Minions **|****

Minions
Minions

The new animated children’s movie Minions, a spinoff of the Despicable Me series, is the cinematic equivalent of a large bowl of Trix cereal: a colorful and sugar-filled offering that may have kids bouncing off the walls with excitement but will likely leave parents hungry for something more substantial. The antics of the small, yellow pill-shaped creatures work well in the confines of the previous films but when amplified to feature level, their charm begins to diminish considerably during the 90 minute runtime. It’s cute but seldom clever; innocuous but also not worthwhile enough to justify its existence.

The film’s high note comes during the opening montage, in which chipper voiceover narration introduces us to the Minions as creatures who have roamed the planet since the dawn of time in an attempt to serve the most maniacal evildoer that they can find. After candidates like the Tyrannosaurus Rex and Dracula meet their untimely ends, the Minion clan grows discouraged and exiles itself to Antarctica. After many years pass, one of the Minions named Kevin recruits other Minions Stuart and Bob to begin their search anew in 1960s New York.

For those unfamiliar, Minions do not speak English but rather Minionese, a made-up mishmash of a language that consists of silly sounding words from various languages (cucaracha, papaya, etc.) This is the crux of the movie’s humor, which can be good fun starting out (I still chuckle at their inflexions of “banana”) but following characters that essentially speak gibberish does present a very basic problem: none of their dialogue can advance the story. Instead, we have to rely on human characters to relay plot points very bluntly so that everyone can get on the same page.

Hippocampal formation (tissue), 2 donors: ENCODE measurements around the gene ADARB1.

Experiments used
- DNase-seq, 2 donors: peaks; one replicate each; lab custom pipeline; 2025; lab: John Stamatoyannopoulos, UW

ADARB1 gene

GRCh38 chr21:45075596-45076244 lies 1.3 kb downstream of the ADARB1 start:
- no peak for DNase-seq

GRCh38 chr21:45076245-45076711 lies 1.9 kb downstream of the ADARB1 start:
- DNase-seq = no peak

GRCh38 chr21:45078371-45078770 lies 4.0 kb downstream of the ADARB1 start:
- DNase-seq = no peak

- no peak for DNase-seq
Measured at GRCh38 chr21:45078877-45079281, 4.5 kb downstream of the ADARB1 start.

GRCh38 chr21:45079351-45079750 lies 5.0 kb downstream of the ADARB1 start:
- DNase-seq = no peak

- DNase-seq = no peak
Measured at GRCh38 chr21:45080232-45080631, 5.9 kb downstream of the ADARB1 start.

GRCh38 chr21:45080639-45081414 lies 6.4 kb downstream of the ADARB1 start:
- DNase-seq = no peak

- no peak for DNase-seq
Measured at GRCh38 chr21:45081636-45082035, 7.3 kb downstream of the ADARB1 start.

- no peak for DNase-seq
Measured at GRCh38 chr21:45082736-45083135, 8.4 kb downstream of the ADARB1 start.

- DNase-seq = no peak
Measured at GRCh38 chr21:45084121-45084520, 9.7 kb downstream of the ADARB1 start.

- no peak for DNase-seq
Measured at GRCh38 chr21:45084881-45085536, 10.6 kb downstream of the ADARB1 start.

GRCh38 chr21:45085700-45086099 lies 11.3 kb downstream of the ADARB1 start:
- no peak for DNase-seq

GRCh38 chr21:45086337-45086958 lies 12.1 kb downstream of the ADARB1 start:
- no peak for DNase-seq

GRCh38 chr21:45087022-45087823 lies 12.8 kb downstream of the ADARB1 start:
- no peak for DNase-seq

This process creates an experience of being dragged through an already flimsy story that feels like bits and pieces left over from both of the Despicable Me movies. The directing comes off of purely arbitrary, as there’s never much of a good reason why anything is happening at any point in the movie. Jon Hamm and Sandra Bullock (both woefully miscast) try to bring some life to their villain characters but they clearly just don’t have enough material to work with here.

I get it: this is a kid’s movie and perhaps I shouldn’t have such high expectations. The fact is, any film genre can be done well and animated movies do not have to dumb themselves down this much to still appeal to their target audience. I understand that this movie has a slightly different demographic from something like Inside Out but it’s not terribly far off and that movie managed to be┬ámore poignant, memorable and much funnier than Minions. It may be impossible to deter kids from this franchise cash grab but it may not be too late to warn their parents.